Sevenling (the journey)

Sevenling (the journey)

The journey is never over.
Never complete.
Always open to interpretation.

Destination, always changing,
a matter of conjecture.
Beginning and end have no significance.

The return is just a stop along the way.

I have been inspired by Ron. Lavalette, the master of the sevenling, to write my first.

Sevenling ~ created by Roddy Lumsden, a Scottish poet
~ a seven-line poem composed of three stanzas
~ first stanza ~ three connected or contrasting statements, or a list of three details, names or possibilities. (all of the three lines ~ or ~ contained anywhere within them)
~ second stanza ~ similarly contains an element of three, connected directly or indirectly or not at all to the preceding stanza (again, anywhere within the three lines)
~third stanza ~ a single line that should should act as a narrative summary or punchline or as an unusual juxtaposition
~ the tone should be mysterious, offbeat or disturbing, as if only a fragment of the story has been told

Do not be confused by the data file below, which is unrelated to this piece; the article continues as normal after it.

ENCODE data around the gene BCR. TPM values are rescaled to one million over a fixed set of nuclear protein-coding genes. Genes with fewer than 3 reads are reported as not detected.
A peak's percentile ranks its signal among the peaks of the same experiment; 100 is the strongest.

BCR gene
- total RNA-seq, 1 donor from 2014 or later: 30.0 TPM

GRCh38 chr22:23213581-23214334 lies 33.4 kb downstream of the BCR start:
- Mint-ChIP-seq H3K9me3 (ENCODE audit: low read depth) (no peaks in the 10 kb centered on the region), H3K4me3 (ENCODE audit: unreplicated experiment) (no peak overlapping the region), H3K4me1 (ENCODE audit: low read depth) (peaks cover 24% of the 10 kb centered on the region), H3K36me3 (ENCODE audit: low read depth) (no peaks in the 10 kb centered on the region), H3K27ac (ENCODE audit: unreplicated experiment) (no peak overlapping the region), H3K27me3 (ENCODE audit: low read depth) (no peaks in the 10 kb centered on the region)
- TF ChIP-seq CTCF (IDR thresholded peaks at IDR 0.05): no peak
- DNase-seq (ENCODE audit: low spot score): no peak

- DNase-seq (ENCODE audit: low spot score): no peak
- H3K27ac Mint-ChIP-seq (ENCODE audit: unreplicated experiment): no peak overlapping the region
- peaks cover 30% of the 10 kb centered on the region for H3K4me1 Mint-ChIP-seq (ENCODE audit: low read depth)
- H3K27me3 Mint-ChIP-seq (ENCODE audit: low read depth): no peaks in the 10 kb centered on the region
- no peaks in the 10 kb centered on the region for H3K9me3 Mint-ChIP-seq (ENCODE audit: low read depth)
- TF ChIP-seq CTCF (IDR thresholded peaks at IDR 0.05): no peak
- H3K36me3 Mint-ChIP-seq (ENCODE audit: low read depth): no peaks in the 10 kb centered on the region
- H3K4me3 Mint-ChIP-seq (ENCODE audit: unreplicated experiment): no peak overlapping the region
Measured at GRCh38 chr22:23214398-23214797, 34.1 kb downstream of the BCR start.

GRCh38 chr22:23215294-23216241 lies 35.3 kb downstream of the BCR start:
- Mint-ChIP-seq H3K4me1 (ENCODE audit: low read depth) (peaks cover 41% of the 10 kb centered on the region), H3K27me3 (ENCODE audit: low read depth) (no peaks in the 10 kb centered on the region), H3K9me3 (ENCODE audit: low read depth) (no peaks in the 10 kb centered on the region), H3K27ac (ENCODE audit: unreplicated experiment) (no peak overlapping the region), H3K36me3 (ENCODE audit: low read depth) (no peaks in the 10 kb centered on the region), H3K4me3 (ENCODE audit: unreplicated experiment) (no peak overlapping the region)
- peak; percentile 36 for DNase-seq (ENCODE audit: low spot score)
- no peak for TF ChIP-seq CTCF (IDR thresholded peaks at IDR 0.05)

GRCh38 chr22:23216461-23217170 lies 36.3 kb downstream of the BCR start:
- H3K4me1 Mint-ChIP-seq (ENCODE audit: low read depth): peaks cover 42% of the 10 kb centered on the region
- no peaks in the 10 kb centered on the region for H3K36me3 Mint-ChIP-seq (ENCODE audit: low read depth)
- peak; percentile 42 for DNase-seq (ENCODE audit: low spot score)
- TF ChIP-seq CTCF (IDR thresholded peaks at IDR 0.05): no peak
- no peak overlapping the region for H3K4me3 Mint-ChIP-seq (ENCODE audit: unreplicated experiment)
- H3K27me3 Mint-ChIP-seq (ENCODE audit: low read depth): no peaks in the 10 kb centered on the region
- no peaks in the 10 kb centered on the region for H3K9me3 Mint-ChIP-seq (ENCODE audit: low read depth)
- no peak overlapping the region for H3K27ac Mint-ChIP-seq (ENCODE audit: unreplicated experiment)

~ title is optional ~ if used, then “Sevenling (first few words)”

Image source: pngegg.com

Now

Now

Thoughts like this call to me
Now and then
And then
I realize they’re always there

My lips may not move
Yet I wonder
Do you hear me
And miss me in the same way?

The time since may grow longer
But the time to come
When I may once more
Hold your hand is far shorter

This poem was inspired by Memorial, by Ron. Lavalette.

The Obvious Truth ~ inspired by Disciple’s Dilemma (Tritina)

The Obvious Truth

It wasn’t till I looked
that I finally saw
the truism in your words.

For hidden in your words,
discovered when I looked,
there was a welcome saw.

Socially distant, I saw,
there within your words,
the answer, once I looked.

Overlooked, until I saw your words: I’ve got nothing but time.

If anyone can have fun with a poetry form it’s Ron. Lavalette, and, in so doing, offer further tritina inspiration.

Scrambled, Not Fried

No, it’s cool; I can wait.
I’ve got nothing but time…..
……………See?

As far as I can see
it’ll be worth the wait
(at least this time).

I mean, last time
I couldn’t get you to see;
but now…um…I can wait

No. It can’t wait. Time’s up!  See, dammit!!! See!!!

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My blogger friend Ken Gierke (rivrvlogr) introduced me to the TRITINA form, which uses repeated end words in three tercets as follows: ABC / CAB / BCA and a closing line that includes all 3: ABC.  You can read about the form at The Poets CollectiveHERE, and you can see Ken’s Tritina, The Color of Rain, HERE.

Thanks, Ken!

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